Our signmaker observed that if a bill is a “written or printed public notice or announcement,” then a “Post No Bills” sign is itself a bill; as such, it’s an example of what not to post.
While I was browsing the aisles of a used book store last Friday, my gaze fell upon the spine pictured above. With no disrespect to the author, I hope I may be forgiven for interpreting the title as Onions: Bearers of Meaning and believing for a moment that the book was really about the semantic potential of this indispensable vegetable. For no reason noble or worthwhile, I decided to devise a few titles for possible sequels to Onions: Bearers of Meaning. Here they are:
Shallots: Capsules of Signification
Pumpkins: Vessels of Erudition
Lima Beans: Agents of Reference
Eggplants: Envoys of Intellection
Potatoes: Canisters of Qualia
Brussels Sprouts: Vectors of Logicality
Peas: Pellets of Gravitas
Tomatoes: Conduits of Intention
Artichokes: Impresarios of Allusion
Radishes: Couriers of Denotation
Avocados: Vehicles of Symbolization
Carrots: Utensils of Argument
Parsnips: Virtuosos of Ratiocination
Cannellini Beans: Custodians of Discernment
Yams: Emissaries of Reason
I seem to be trying to start a tradition of refuting April Fools’ Day each year, so here is my current effort:
The assumption that today is April Fools’ Day is widespread, but so is influenza, and neither are good. In fact, April Fools’ Day was officially cancelled in 12 AD by Emperor Augustus after he was presented with a bronze bust of himself blowing an ancient Roman form of bubble gum. He declared “Stultorum infinitus est numerus,” a phrase he obtained by typing “Latin phrases about fools” into Google. Since that time, all celebrations of April Fools’ Day on the first of the month have been illegitimate, although in modern times, a little-known UN resolution A/RES/66/2938 revived the holiday and moved it to April 2nd.
I came across a fork in the road. I tried to take the road less traveled but this was Times Square and there wasn’t one. I almost got stampeded.
REALISM: “This is not a pipe: ¦” SURREALISM: “This is not a pipe: |”
I’m going to try my best to persuade you that today is not April Fool’s Day. You might recall that I’ve tried this before, and from my perspective things went well, so if past is prelude, this is going to go great. My new arguments? First, April Fool’s Day should occur in April but many people consider the current month to be huhtikuu. You may have been told that it’s April Fool’s Day but if that were so, you should expect that people are fooling you. In fact, people seem to shout “April Fool” immediately after doing something discrediting. Although The New York Times, The Washington Post, CNN, and MSNBC are reporting that today is April 1, 2017, these have all been declared to be fake news organizations by the President of the United States. Today is April Fool’s Day if this sentence is right — I’m sure we can agree on that! – but this sentence is not right because I assert that pigs are turquoise. April Fool’s Day probably happened on November 8, 2016 and it hasn’t been a year since then. Proponents disagree as to whether the day should belong to one or many fools (April Fool’s Day or April Fools’ Day), and while there’s ongoing controversy, celebrations should be deferred. April Fool’s Day is not a public holiday in any country so it can’t “be” April Fool’s Day in any official sense. Besides, the only kind of institution that would establish a holiday for hoaxes is not to be taken seriously. And given the overwhelming preponderance of non-hoaxes that have already occurred today, we should call it April Seriousness Day. Lastly, it can’t be April Fool’s Day because it’s actually International Edible Book Day. Today is the day when people eat books. And if you still think there’s truth in April Fool’s Day being today, perhaps you didn’t hear the news of truth’s passing?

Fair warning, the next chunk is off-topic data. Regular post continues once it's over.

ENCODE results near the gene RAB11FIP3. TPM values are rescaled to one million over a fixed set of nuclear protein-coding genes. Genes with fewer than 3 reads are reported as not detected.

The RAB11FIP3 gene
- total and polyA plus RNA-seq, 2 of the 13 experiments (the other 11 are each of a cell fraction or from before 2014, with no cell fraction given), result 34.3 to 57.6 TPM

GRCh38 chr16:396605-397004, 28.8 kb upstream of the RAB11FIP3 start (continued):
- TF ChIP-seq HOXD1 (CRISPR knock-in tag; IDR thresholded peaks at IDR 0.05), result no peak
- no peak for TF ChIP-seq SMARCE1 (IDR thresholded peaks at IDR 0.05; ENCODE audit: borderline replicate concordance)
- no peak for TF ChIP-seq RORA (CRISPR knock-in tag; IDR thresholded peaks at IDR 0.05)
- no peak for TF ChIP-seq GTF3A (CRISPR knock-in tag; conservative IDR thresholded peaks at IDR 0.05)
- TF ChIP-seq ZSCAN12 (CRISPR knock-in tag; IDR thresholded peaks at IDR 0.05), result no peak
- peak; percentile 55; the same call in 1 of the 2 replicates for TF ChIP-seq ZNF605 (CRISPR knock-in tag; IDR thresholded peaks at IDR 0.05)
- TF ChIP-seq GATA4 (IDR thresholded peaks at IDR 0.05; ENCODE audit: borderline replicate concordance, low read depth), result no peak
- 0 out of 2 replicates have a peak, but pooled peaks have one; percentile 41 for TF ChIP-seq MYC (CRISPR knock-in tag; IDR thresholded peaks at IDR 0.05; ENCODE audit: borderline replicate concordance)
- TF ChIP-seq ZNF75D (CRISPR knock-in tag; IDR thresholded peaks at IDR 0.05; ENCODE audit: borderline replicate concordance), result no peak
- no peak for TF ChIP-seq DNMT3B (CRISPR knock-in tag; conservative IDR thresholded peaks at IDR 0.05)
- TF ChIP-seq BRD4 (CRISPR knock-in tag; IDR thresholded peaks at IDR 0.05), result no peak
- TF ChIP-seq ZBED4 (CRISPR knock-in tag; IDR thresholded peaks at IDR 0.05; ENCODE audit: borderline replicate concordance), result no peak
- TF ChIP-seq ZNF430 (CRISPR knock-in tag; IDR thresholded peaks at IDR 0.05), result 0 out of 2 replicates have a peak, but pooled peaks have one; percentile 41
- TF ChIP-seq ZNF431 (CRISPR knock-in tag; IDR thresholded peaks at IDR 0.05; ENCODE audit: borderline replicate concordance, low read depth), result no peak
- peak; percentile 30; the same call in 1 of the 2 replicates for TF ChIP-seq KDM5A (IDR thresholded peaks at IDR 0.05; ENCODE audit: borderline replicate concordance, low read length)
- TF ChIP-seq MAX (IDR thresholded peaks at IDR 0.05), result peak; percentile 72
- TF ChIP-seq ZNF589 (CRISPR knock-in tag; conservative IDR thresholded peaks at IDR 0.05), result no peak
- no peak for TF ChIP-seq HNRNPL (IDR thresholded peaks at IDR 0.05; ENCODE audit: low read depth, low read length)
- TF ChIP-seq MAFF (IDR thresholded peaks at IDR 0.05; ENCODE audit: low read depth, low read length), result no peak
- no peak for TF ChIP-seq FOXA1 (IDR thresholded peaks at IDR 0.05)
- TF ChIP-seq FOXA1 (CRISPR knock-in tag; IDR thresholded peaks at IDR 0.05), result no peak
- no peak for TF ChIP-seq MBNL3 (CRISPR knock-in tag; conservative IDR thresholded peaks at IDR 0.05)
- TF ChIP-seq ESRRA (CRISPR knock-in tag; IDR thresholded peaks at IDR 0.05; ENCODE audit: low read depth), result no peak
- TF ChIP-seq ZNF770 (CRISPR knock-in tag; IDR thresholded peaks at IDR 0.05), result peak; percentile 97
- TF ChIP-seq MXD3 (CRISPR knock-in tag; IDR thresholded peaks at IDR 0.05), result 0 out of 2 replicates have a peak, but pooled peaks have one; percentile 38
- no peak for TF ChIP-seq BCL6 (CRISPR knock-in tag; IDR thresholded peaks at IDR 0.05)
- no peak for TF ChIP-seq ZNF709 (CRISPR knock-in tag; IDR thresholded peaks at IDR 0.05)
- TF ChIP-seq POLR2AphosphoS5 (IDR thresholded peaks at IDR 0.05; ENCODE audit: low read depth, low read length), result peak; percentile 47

An office chair so good, you could sit on it.
(Attribution: chair images adapted from work by Paul Robinson.)